Faculty Spotlight: Dr. Peng Curates Exhibit at Bowers Museum

This Sunday, November 12th, the exhibit “Empress Dowager Cixi: Selections from the Summer Palace” opens at the Bowers Museum in Santa Ana, California. Dr. Ying-Chen Peng guest-curated the exhibition, which is the first time in the United States that a show has examined the Empress Dowager’s character beyond the scope of politics. While previous scholarship and past exhibitions have framed Empress Dowager Cixi’s life through her keen sense of political strategy and how she opened China’s trade routes to Europe, Dr. Peng resituates the Empress Dowager’s role as a formidable art patron and artist herself. This exhibition reimagines and reconstructs the Empress Dowager’s life at the Summer Palace through over 100 objects that have never before been exhibited in the United States.

Dr. Peng photo

Photo courtesy of Dr. Peng


Dr. Peng will be giving a talk, titled “The Matriarch is In: Empress Dowager Cixi and Her Art in the Summer Palace,” on Sunday about her work curating the exhibition. The talk will be held from 1:30-2:30pm at the Bowers Museum. Congratulations, Dr. Peng!


Dr. Jan Stuart to Deliver Lecture This Wednesday

On Wednesday November 1st, Jan Stuart, the Melvin R. Seiden Curator of Chinese Art, Freer Gallery of Art and Arthur M. Sackler Gallery, Smithsonian Institution, will present a talk titled, “Opulence and Influence–Lives of the Last Empresses of China (1644—1912).” In advance of an exhibition opening in March 2019 in Washington, this lecture examines the lives of empresses in China’s last dynasty, explicating their role in court politics, art, and religion. Dr. Stuart’s aim is to thereby help reclaim their presence and influence that has been egregiously ignored by history.

The Last Empresses of China is the first international exhibition to explore empresses’ participation in shaping the Qing dynasty (1644–1912), the precursor of modern China. The exhibition is a three-way collaboration between the Smithsonian’s Freer|Sackler, the Peabody Essex Museum (PEM) in Salem, MA, and the Palace Museum, Beijing. In her lecture, through the study of specific objects—including portraits, narrative paintings, religious objects, domestic furnishings, and clothing and jewelry—Dr. Stuart seeks to reveal something of the impact and lifestyle of key empresses, while highlighting their position as recipients of the best of court art.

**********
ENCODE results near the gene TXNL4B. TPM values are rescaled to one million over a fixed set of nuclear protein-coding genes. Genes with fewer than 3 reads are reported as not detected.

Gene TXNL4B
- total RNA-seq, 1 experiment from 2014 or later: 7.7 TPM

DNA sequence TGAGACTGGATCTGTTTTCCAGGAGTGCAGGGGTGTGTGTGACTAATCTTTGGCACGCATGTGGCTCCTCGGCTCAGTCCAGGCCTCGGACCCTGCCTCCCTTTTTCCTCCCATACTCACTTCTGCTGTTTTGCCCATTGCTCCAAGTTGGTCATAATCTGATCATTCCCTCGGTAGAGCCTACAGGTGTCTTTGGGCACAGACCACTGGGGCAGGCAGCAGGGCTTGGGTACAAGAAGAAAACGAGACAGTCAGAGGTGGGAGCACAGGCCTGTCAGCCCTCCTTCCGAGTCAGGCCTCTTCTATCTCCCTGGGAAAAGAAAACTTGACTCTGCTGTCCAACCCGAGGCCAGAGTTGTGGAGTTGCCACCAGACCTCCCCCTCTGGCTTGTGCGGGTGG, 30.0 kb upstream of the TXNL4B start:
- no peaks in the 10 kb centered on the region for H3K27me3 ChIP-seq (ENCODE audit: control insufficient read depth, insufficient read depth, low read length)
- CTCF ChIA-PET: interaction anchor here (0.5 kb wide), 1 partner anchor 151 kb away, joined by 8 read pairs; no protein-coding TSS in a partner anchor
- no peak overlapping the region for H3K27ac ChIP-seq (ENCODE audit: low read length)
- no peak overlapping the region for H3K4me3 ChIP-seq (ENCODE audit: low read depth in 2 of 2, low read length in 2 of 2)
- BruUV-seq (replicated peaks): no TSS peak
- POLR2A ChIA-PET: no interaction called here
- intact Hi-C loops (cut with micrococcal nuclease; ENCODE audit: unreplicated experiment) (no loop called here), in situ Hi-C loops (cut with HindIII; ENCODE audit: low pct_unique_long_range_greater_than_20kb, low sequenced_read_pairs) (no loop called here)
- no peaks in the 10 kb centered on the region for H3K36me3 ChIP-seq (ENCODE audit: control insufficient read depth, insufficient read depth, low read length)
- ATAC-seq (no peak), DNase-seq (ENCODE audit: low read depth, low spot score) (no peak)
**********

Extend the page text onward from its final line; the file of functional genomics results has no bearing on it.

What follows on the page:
Jan Stuart1

Jan Stuart, the Melvin R. Seiden Curator of Chinese Art, Freer Gallery of Art and Arthur M. Sackler Gallery, Smithsonian Institution

Stuart lecture

Consort of the Emperor Qianlong and the future Emperor Jiaqing in his boyhood, hanging scroll, ink and color on silk, 326.5 x 186 cm

This lecture will be held in the Recital Hall of the Katzen Arts Center. The talk begins at 4pm, with light refreshments to follow.


AU Art History Graduate Students to Present at Symposium Tomorrow

On Saturday October 21st, from 10am-4pm, four Art History Masters students will present at the 15th Annual Graduate Symposium in the History of Art. The titles of the students’ papers are:

– Katherine Stephenson, “Artistotle’s Ethics in the Stanza della Segnatura: the Activation of the Soul in Pope Julius II’s Private Library”

– Amanda Chadbourne, “Virtue or Vice?: Lorenzo Lotto’s Portrait of Lady as Lucretia

– Noelani Kirschner, “Self-Fashioning on the Eve of Revolution: Adélaïde Labille-Guiard’s Portrait of Madame Adélaïde

– Victoria Proctor, “The Perfect Moment: How the AIDS Crisis and the Culture Wars Shaped Queer Museology”

Each of these papers will be drawn from the students’ ongoing thesis projects.

The symposium will be held in George Washington University’s Smith Hall of Art, Room 114. Light breakfast will be served at 9:30am, with a lunch break around 12:45pm. We hope to see you there!

Dr. Allen and Students Visit Cloisters Museum in NYC

On Saturday October 7th, Dr. Joanne Allen and students in her Gothic Architecture seminar course made the long pilgrimage to New York City to visit The Cloisters, an outpost of the Metropolitan Museum of Art. For some students, this was their first time encountering genuine European medieval buildings, which, in the early part of the twentieth century, were dismantled, shipped across the Atlantic and reassembled piece by piece. They marveled at intricate stone carvings on cloister capitals, lavish reliquaries in the treasury, and, of course, the famous Merode altarpiece and Unicorn tapestries. From a museum studies perspective, they also considered issues of misleading display practices, the intersection of medieval and modern building techniques, and the ethics of divorcing buildings from their original contexts.